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3 Ways to Organize Sharehouse Cleaning Jobs

3 Ways to Organize Sharehouse Cleaning Jobs

When you are sharing a house the hardest thing to do is get the place clean and tidy on a regular basis. Many systems have been put in place to make sure each person does their part, but not many last.

The key, I think, is to find a solution that suits the personalities of your housemates. So in regards to household chores, here is a list that might help.

3 Ways to Organize Sharehouse Cleaning Jobs

    1.

    Method: Bit By Bit

    Personality: The more productive, yet messy individual.

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    This method requires the most amount of initiative, where a mess is made it is cleaned up immediately. If a dish is used, it is cleaned and packed away.

    Although this works best for the smaller jobs around the house, bigger chores like cleaning the shower etc may require separate method.

    2.

    Method: A Job For Each Person

    Personality: Organized and job orientated people.

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    Here we have the house split to carry out different jobs. This method works well with Method #1 to ensure those bigger jobs that don’t need to be carried out every day get done.

    Creating a list of these kinds of chores and running a rotating roster for each job works best. Choose days that fit to each individual’s schedule.

    3.

    Method: Once A Week Free For All

    Personality: Party-goers who are busy during the week.

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    Sometimes it is just impractical to get some jobs done during the week. People have full-time jobs and have no energy to carry out chores when they get home. Once more, when there is some free time, ie. Friday night, it will result in headaches and hangovers.

    Generally on a Saturday afternoon, the house will want to relax and veg out. This method requires the house to come together and clean up the place in their post-party stupors. The reason this works is because while conversation is low, a steady cleaning pace can be carried out.

    The benefit being when things are done, all housemates can relax without the guilt of having done nothing the entire day. The right to veg has been earned.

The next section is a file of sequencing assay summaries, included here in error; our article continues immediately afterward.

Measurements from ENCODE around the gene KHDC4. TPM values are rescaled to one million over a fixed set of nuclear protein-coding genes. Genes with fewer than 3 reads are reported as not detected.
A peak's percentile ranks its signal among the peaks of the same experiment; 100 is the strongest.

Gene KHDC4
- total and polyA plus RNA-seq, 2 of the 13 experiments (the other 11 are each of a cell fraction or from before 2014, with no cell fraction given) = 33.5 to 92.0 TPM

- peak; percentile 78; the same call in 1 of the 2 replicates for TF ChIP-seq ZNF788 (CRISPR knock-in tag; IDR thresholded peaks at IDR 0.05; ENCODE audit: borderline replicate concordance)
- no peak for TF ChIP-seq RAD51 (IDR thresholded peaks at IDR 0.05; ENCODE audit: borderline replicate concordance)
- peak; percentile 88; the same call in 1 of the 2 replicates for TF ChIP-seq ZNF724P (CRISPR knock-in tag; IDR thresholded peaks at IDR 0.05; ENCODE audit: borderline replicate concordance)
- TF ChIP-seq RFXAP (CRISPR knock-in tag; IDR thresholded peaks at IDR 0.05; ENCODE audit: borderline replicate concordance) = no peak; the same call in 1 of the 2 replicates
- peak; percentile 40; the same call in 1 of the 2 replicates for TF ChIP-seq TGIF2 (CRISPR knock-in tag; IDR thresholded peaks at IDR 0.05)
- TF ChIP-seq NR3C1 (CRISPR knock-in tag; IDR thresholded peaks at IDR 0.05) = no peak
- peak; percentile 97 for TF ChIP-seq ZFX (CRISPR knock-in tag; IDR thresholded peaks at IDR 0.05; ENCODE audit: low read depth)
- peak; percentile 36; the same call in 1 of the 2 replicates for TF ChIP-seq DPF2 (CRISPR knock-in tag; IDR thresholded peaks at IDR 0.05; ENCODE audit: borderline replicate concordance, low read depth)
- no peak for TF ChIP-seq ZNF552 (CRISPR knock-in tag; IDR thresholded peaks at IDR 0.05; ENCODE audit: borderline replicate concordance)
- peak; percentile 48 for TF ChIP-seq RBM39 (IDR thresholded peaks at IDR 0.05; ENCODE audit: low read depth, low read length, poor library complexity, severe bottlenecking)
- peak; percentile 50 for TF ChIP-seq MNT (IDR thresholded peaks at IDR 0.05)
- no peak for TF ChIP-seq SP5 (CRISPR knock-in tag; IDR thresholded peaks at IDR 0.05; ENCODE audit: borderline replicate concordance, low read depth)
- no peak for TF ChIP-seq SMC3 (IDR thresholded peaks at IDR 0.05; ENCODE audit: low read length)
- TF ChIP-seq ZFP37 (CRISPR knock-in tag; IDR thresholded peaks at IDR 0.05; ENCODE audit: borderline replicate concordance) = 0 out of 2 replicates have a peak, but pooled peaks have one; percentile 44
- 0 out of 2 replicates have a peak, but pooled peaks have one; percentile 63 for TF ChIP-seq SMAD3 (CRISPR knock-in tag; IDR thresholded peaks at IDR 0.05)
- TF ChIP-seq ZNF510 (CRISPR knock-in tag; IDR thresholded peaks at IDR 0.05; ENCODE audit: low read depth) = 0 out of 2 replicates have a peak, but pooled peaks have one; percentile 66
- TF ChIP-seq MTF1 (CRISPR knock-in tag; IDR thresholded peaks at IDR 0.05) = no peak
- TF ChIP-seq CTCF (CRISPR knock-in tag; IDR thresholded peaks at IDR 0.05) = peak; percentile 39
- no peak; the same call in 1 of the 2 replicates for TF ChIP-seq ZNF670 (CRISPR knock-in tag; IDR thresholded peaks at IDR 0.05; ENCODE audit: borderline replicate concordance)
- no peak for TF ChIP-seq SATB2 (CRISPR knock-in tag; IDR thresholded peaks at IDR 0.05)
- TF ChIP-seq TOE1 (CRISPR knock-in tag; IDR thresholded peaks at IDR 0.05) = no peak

Putting Them Together

    For these methods to really ‘shine’, it is best to include all three in your household’s cleaning regimen.

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    Method #1 keeps problem areas from being neglected and building up to daunting proportions – most notably dishes.

    Method #2 ensures the less liked chores get done. Keeping the load spread by rotating responsibilities for each keeps everyone happy.

    Method #3 can be the backup. Although some houses can run entirely using this manner of shared cleaning, relying on all the duties being done during this time can be troublesome. Use it to keep everything in sorted that gets put out of order during the week, or the night before.

    Insisting that everyone get things done the way you do can cause problems. Accommodating everyone’s different lifestyles and ways of working will make sure the jobs are done without too much resistance.

    Otherwise, you could always resort to Method #4, which is chipping in $10-15 each week to hire a cleaner. Any other simple methods keeping your shared space tidy?

    More by this author

    Craig Childs

    Craig is an editor and web developer who writes about happiness and motivation at Lifehack

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    Last Updated on April 8, 2019

    22 Tips for Effective Deadlines

    22 Tips for Effective Deadlines

    Unless you’re infinitely rich or prepared to rack up major debt, you need to budget your income. Setting limits on how much you are willing to spend helps control expenses. But what about your time? Do you budget your time or spend it carelessly?

    Deadlines are the chronological equivalent of a budget. By setting aside a portion of time to complete a task, goal or project in advance you avoid over-spending. Deadlines can be helpful but they can also be a source of frustration if set improperly. Here are some tips for making deadlines work:

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    1. Use Parkinson’s Law – Parkinson’s Law states that tasks expand to fill the time given to them. By setting a strict deadline in advance you can cut off this expansion and focus on what is most important.